A Love Letter To My iPod

Zach's iPod


Dear iPod,

We’ve been together for quite a while now.  Our relationship has been great. I’ve had you, in one iteration or another, for years. You’ve been my companion on many a ride on the public bus. You’ve provided some of my favorite moments of musical self-reflection. You’ve been the last friend I’ve said good night to many a night during the long nights in my tiny bed at summer camp. You’ve held thousands of songs, spanning decades and genres far and wide. I can clearly remember so many times that I’ve sat and scrolled through so many menus of artists, albums, songs, and playlists to find just the perfect song, and when I didn’t expect it, in some small way, you’d deliver. Something would show up and spark my imagination for that very moment and it felt great. I’ve had those moments many a time, and I’ve been able to have them all to myself. You’ve given me the ability to make every moment a musical moment.

But as time has gone by, you’ve fallen a little bit out of use. I haven’t been using you as much as I could. You spend most of your time sitting on my desk, waiting to be unlocked and played. You’ve began collecting dust, and not from the many rugged terrains you’ve accompanied me on. This is a much sadder dust: the dust of time.

It really should have seemed obvious at some point that something like this would happen. The writing’s been on the wall for a while now. You’ve practically become a collectors item. You can hold up to 40,000 3-minute songs, but the cloud can do so much more. The last time I gave you a nice bump of new songs from my recent acquisition of new music, I finally reached the point where you couldn’t fit all of my songs. As the long march to the sea that is cloud-based device integration continues, you were caught in the crossfire of obsolescence.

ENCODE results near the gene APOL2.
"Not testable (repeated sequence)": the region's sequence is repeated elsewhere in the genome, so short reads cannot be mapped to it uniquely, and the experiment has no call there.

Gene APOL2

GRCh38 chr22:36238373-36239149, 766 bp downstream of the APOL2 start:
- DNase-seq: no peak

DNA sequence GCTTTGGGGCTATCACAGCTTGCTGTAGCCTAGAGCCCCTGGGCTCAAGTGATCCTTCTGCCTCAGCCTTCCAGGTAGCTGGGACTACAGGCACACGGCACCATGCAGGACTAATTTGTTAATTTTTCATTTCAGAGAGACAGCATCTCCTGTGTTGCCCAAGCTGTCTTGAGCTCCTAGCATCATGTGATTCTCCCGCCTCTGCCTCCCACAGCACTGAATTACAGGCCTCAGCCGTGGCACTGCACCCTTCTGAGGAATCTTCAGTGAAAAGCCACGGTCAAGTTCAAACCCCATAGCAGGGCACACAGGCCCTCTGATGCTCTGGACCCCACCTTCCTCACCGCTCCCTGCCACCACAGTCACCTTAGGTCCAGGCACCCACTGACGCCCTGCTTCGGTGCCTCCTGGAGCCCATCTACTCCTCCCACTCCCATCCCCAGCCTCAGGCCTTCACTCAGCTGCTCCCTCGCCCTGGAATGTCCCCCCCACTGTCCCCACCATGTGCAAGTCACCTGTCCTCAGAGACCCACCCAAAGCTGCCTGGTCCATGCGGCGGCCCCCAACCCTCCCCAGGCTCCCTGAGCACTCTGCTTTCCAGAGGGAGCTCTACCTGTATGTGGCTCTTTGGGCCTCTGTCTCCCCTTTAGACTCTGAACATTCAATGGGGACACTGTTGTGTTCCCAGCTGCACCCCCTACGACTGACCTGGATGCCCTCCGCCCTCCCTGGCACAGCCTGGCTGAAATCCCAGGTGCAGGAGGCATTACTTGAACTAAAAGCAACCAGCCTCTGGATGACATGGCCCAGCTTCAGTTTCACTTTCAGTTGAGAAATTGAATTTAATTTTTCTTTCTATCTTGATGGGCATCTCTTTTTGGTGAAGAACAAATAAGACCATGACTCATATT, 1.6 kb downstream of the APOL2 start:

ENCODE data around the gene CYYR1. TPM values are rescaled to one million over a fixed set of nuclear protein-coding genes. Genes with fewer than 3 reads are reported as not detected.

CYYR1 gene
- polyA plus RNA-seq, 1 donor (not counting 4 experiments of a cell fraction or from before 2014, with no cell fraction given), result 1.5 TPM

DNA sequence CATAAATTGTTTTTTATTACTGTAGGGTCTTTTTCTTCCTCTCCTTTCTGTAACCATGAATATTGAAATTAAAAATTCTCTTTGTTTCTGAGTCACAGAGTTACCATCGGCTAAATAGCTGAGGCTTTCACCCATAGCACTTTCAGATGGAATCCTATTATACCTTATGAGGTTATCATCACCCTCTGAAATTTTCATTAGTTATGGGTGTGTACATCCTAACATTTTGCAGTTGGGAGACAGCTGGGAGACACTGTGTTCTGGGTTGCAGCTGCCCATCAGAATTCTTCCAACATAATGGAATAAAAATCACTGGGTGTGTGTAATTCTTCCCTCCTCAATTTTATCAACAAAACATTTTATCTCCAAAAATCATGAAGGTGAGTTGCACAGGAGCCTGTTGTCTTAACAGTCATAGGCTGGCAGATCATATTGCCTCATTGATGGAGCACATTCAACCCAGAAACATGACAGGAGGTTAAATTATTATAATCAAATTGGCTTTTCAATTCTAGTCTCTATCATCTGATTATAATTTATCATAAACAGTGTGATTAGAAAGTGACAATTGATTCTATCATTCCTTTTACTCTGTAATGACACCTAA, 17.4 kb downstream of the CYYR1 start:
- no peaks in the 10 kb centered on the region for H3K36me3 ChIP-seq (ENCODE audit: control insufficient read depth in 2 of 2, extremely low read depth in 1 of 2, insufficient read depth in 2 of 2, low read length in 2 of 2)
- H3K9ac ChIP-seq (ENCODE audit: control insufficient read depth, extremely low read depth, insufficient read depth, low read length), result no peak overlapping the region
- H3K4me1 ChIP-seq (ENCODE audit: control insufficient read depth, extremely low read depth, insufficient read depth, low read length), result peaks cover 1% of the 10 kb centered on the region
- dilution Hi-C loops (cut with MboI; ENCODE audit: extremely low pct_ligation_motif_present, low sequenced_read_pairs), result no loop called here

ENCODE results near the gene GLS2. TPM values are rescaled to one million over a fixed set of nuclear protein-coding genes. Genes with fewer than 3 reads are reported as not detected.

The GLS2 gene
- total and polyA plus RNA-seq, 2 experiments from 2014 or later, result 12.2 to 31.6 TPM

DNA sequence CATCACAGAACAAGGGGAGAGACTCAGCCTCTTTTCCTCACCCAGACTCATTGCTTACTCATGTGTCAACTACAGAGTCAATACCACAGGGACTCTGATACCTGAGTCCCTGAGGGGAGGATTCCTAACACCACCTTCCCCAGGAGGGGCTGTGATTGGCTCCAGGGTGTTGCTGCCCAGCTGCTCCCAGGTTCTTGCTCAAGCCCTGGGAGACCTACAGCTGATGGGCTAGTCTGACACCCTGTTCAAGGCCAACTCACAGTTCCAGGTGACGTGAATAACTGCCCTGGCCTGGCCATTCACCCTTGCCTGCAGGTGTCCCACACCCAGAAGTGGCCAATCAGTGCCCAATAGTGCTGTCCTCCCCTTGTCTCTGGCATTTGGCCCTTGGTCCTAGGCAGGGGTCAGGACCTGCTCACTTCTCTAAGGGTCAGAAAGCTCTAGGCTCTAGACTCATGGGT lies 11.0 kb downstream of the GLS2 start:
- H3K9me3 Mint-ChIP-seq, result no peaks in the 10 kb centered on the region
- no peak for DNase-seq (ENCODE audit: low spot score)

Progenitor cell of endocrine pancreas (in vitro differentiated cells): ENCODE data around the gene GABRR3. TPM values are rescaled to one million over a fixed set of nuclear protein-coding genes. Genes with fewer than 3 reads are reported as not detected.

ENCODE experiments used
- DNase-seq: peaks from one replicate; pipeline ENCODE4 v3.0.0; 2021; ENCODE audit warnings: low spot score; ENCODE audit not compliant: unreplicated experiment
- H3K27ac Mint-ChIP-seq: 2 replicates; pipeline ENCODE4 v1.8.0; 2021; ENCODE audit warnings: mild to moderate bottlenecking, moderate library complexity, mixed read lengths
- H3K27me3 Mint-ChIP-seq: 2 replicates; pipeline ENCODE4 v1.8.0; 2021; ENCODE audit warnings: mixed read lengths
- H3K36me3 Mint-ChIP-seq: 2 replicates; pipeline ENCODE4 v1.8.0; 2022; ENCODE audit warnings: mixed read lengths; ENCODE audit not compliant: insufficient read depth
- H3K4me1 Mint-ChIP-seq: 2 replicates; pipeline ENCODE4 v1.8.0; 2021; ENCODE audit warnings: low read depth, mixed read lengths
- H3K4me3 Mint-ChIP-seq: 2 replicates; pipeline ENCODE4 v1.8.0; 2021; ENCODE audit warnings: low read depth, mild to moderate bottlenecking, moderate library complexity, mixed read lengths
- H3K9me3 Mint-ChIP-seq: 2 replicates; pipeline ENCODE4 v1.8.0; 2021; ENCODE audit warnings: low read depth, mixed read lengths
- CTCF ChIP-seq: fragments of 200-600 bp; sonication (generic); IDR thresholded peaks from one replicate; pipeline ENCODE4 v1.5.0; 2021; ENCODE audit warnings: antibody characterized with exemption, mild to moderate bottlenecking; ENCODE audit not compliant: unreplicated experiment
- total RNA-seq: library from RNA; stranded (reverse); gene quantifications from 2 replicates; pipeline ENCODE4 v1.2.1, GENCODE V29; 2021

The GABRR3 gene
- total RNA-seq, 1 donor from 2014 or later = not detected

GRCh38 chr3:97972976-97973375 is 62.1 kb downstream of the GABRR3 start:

It’s still weird to have an alternative. I’ve been playing songs off my cloud-connected phone, but it doesn’t have the same magic. The weak, distant blare of my phone’s speaker will never have the same personal feeling of putting in my headphones and hearing the first song start up, feeling right there with me.

Now, the iPod is a subculture. It probably won’t get a vinyl-like revival, because there is something inherently awesome in vinyl that is different from any other format of recorded music. But there will be people who will hold onto their iPods for dear life because that was what they grew up with and because they still work. It’s our personal music library, and there will always be something vaguely romantic about getting on the bus and plugging in, the accompanying sights and sounds of an iPod-assisted hike, or the unfiltered fun of an iPod-DJ’d party.

It saddens me to know that eventually, your time will come. You will be gone forever, and there will be nothing to do about it. There won’t be spares in the back of the Apple Store that I can replace you with when this version of you dies out. You will no longer be able to be a 160 gigabyte musical Lazarus. You’ll just be gone.

So while you’re here, I’m going to savor our time as much as I can.



A devoted listener


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